The March for Science organizers, who are heading to Washington, D.C. on  Earth Day (April 22), announced yesterday (March 30) that they were adding three honorary national co-chairs.

Two are women of color: Mona Hanna-Attisha, the pediatrician who was key in exposing the water crisis in Flint, Michigan, and Lydia Villa-Komaroff, a biologist who helped produce insulin from bacteria and co-founded the Society for Advancement of Chicanos/Hispanics and Native Americans in Science (SACNAS). The third honorary co-chair is Bill Nye the Science Guy.

The march culminated out of response to what organizers felt was the administration’s anti-science stance, particularly in regards to climate change. But it’s been an uphill battle for organizers who have attempted to stay apolitical while not being exclusionary. This announcement comes after the march faced criticisms surrounding diversity and resistance to address inequalities like race and gender, according to STAT News.

“We were really in this position where, because the march failed to actively address those structural inequalities within its own organization and then to effectively communicate those values outward, we carried those inequalities forward,” said Jacquelyn Gill, a biology and ecology professor at the University of Maine who quit the organizing committee, to STAT. “Some of these problems stem from the march leadership failing early on in its messaging.”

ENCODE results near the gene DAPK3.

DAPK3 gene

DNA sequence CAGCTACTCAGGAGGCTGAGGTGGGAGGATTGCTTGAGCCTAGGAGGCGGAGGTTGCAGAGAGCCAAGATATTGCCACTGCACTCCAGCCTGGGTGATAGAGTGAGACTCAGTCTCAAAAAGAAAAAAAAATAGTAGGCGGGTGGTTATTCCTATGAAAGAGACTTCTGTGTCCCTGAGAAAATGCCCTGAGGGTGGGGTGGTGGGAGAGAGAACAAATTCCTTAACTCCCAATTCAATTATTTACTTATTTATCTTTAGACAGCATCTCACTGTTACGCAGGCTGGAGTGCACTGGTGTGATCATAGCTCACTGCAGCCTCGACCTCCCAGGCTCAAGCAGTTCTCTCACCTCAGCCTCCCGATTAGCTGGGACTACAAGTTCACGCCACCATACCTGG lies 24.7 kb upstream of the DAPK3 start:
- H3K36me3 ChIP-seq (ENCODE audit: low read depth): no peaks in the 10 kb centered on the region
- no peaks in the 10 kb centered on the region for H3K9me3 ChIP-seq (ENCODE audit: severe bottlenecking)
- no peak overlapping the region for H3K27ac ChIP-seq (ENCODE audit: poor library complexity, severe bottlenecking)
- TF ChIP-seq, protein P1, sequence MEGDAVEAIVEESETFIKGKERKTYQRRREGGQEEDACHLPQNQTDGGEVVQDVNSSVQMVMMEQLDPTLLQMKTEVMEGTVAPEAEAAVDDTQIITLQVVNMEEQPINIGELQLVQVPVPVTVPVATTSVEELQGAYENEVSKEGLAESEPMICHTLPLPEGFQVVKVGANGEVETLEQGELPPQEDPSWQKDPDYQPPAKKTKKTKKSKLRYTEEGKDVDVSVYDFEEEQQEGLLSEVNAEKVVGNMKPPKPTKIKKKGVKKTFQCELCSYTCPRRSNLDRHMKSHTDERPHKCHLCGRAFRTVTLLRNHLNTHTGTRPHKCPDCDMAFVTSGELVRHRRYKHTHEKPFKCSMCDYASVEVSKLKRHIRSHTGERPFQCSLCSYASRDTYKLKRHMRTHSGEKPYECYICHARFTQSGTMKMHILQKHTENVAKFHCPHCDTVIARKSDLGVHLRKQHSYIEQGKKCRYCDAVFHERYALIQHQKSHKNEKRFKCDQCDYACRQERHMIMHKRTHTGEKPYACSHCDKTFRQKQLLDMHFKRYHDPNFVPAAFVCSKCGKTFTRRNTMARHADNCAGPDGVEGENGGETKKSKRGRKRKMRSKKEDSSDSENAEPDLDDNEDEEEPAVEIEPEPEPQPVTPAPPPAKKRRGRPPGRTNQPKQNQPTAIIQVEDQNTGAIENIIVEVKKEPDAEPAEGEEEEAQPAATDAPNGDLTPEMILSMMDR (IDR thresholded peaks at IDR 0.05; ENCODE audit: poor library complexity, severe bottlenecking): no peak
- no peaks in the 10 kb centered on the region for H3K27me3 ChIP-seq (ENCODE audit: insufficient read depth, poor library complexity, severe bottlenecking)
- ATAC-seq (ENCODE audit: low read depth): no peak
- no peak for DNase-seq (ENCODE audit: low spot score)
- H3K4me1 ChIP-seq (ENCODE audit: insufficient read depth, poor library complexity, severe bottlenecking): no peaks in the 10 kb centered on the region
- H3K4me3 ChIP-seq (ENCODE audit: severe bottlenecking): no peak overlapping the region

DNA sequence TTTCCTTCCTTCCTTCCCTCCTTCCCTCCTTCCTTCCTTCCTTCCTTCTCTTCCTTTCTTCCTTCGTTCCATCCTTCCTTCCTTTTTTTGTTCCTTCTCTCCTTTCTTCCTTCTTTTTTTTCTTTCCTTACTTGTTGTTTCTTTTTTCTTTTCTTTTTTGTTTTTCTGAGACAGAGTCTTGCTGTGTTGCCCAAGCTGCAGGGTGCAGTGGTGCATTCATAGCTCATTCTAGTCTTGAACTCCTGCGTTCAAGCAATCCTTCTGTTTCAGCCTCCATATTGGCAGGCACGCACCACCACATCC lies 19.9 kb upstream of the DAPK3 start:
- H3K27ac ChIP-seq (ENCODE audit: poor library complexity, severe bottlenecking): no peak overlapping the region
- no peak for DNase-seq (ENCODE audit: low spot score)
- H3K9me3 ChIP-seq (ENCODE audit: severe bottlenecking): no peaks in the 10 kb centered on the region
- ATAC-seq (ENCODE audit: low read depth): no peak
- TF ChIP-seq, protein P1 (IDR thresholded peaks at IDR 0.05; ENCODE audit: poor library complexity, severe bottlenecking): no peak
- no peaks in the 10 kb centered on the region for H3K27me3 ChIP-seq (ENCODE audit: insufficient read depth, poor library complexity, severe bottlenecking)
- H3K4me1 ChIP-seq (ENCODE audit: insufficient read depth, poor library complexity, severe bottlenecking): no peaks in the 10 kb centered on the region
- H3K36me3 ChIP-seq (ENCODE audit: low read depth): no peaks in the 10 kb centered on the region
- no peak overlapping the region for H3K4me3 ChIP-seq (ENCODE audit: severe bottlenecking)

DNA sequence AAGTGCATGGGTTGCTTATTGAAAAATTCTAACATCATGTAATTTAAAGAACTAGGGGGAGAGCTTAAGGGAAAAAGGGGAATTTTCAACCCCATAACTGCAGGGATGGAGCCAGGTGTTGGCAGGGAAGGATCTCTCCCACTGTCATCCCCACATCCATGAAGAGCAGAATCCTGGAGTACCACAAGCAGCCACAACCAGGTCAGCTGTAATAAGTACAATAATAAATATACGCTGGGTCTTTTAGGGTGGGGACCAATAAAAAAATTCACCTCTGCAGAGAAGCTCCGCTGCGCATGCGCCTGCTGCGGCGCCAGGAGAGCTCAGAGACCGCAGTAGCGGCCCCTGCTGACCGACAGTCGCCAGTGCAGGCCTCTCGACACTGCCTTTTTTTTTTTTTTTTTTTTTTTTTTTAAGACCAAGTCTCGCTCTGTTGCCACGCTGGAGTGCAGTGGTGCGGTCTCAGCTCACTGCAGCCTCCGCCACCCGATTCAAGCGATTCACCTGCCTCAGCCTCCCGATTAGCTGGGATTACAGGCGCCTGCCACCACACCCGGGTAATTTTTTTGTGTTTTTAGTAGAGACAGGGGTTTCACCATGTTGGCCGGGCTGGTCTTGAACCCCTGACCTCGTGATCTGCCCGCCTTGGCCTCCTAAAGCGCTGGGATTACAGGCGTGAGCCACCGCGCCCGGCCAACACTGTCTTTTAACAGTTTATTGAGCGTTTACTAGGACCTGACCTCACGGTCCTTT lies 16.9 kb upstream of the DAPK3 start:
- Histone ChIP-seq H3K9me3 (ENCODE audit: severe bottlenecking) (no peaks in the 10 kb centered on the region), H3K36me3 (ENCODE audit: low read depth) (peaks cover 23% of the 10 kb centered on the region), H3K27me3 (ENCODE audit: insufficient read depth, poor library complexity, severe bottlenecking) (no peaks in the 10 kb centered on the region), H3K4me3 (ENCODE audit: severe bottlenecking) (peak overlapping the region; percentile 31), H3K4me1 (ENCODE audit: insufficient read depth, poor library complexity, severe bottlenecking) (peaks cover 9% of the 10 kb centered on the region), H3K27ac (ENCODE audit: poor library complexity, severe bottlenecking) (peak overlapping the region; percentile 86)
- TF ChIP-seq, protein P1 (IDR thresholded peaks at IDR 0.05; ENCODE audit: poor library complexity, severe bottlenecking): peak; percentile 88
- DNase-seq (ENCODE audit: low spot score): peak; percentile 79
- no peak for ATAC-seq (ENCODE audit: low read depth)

March organizers initially attempted to address concerns by tweeting, “Colonization, racism, immigration, native rights, sexism, ableism, queer-, trans-, intersex-phobia, and econ justice are scientific issues,” as reported by BuzzFeed News.

But when a scientist called them out for taking stances, the tweet was deleted. Organizers issued four diversity statements and hired a diversity coordinator since then, per BuzzFeed, with this announcement being their latest diversity effort.

“For a very long time I have felt that just because I am a scientist does not free me from my responsibility in my community,” Villa-Komaroff told BuzzFeed. “As for those folks who feel that it’s a mistake to talk about anything but the doing of experiments, to not include diversity in a discussion of science, I think that’s shortsighted.”

Villa-Komaroff was one of the first Mexican-Americans to obtain a Ph.D. in the natural sciences in the United States, according to the March for Science website. Hanna-Attisha helped bring the lead crisis in the city of Flint to light, even after government officials tried to say her research was false.

 

(H/t BuzzFeed News)